Thanks for your comments—a reminder that practitioners entering the translation market later in life can grow their translation business organically out of a present/former career, building on specialist knowledge, writing skills, an existing network, and hard work.



Dear Fire Ant & Worker Bee,

I'm currently reviewing the most incredible heap of crap I've ever come across in my translating career. It's a 10,000 word translation (Eng>Fr, from an English original translated from Japanese). The English translation is actually quite good, but the French is garbage, translated by a fellow with an impressive CV, who claims to be an MBA and a teacher of accounting in some private university in Switzerland. But he really made a dog's dinner of it.

Two questions:

  1. It's very clear that my revision is saving the ass of the translation agency that commissioned the original translation. How can I capitalize on that?
  2. I'm irritated that a fellow "translator" did such a poor job, while claiming such lofty credentials. I've got his address. What's a good way to bring him down a notch?



Dear Sarge,

  1. Charge accordingly. You might also have a little chat with the project manager. But situate yourself above the fray—rather than get all steamed up about the incompetent job they bought in (they're probably pretty steamed themselves at this point), use more neutral quality-assurance language: do their terms of business forbid subcontracting, for example? They might want to think about that, as it could be where this assignment went wrong (other possibilities: over-reliance on translation memory or simply brain-dead human translation).
  2. OK, you're looking for a "you scoundrel, casting discredit on the profession!" letter that is at once classy, witty and effective.

    The most damning tactic we can think of is to address this guy as an equal while confirming that you are on to his tricks. Something along the lines "Cher collègue, this project slipped off track, no doubt due to misuse of MT or one of your students not living up to the trust you placed in them; as a fellow professional, I sympathize with these problems, and am happy to return my comments to you."

    You thus remind him that he behaved unprofessionally (and possibly unethically) towards the client, while keeping to the high road yourself.

Venting can be exhilarating, but focusing on point (1) will do more for your business.



Dear Fire Ant & Worker Bee,

I am a freelance translator suffering from office clutter not unlike that of your correspondent in the last issue of Translation Journal.

My solution is simply to lead the (rare) visitor to the living room coffee table with the (true) pretext that I have only one chair in the office. It works and nobody has ever raised an eyebrow.


Lonely Rider


Dear Lonely,

Even readers who have already invested in the packing cases and fluorescent tape will want to consider your excellent suggestion.




Dear Fire Ant & Worker Bee,

I've been translating for about a year.

I'm currently dealing with a first-time translation client who is complaining about the rate I charged her (8 cents a word). A grad student working on a film about a French sculptor, she had me translate some correspondence and psychiatric reports from the asylum the artist was confined in. We agreed on 8 cents a word, but after the project was completed she informed me that she had found other "professional translators" who "seem to require significantly lower rates" than myself.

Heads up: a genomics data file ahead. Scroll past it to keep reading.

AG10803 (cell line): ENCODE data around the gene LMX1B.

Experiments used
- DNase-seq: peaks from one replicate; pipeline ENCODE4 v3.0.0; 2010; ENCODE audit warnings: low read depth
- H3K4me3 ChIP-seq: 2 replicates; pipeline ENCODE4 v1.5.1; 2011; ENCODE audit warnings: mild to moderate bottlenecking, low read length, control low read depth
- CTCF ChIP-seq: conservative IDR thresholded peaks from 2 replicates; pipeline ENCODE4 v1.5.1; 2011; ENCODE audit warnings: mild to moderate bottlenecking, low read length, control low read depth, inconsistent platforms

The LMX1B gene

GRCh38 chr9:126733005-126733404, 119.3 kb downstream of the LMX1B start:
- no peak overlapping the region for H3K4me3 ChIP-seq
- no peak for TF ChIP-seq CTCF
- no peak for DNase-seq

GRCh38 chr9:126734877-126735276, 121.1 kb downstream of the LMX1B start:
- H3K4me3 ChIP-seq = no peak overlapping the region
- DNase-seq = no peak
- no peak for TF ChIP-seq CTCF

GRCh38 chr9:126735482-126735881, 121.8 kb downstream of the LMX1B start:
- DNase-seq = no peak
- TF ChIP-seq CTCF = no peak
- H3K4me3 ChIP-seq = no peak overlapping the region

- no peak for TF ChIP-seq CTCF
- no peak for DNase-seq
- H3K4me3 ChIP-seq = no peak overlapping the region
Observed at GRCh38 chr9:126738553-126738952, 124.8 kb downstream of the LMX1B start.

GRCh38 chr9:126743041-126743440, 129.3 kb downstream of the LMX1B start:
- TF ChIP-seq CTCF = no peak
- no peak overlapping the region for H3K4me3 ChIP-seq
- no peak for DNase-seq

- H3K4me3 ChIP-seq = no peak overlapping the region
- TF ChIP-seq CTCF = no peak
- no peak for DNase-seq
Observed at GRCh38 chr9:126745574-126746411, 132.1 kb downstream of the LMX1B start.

She also complained about being charged for the repeated words in the text. There are a lot of repetitions, but it was a difficult job because the original was almost illegible (handwritten doctors' reports), so I figure it evened out in the end.

Do you know of any document that explains why most translators charge per word, even when there are repetitions within a single document? I was thinking of explaining something along the lines of how the word count represents the length and approximate amount of time needed to translate the text, and that we are not actually charging for the difficulty of translating each particular word.

Asylum Seeker


Dear Asylum,

Have you got a written agreement with this person? Her comments are a reminder that you really should have one, especially with notoriously impecunious folk like grad students.

Beyond a certain point, don't worry about being pleasant. She's just doing a variation on the "Is that the best you can do?" routine (an old friend of ours tries this, at times successfully, at hotels of all types, from 4-star Marriotts through to B&Bs).

In any case, humor is the best riposte, although it may be too late in this particular transaction.

Concretely, when a client even starts suggesting that a reduction is due since "there are repeated words in there", you must laugh not in derision but in genuine (!!) good spirits. Chortle, chortle, what a fine sense of humor you've got, madame! Then read out (from a prepared text) a sample sentence or two from page 4 of a 5-page text eliminating all repeats. This will of course be incomprehensible. You might even read her an excerpt from which you've eliminated all redundant punctuation marks or spaces (hahaha, isn't this jolly).

The "others out there are less expensive" routine is also a non-starter, of course. But you have to be earnest —even blunt—in response here, volunteering that your client can get low-end machine translation for free if that's what she wants. That she can also buy translations at 0.02-0.03/word in certain foreign markets and that translations might even be good... but then again might (really) be (really) bad. If that's the kind of risk she is prepared to take, she should have taken it, by all means (—-> note verb tense, it's too late now). But you have already gone below a reasonable US rate to help her out, so sorry, babe, a deal is a deal.

Bon courage.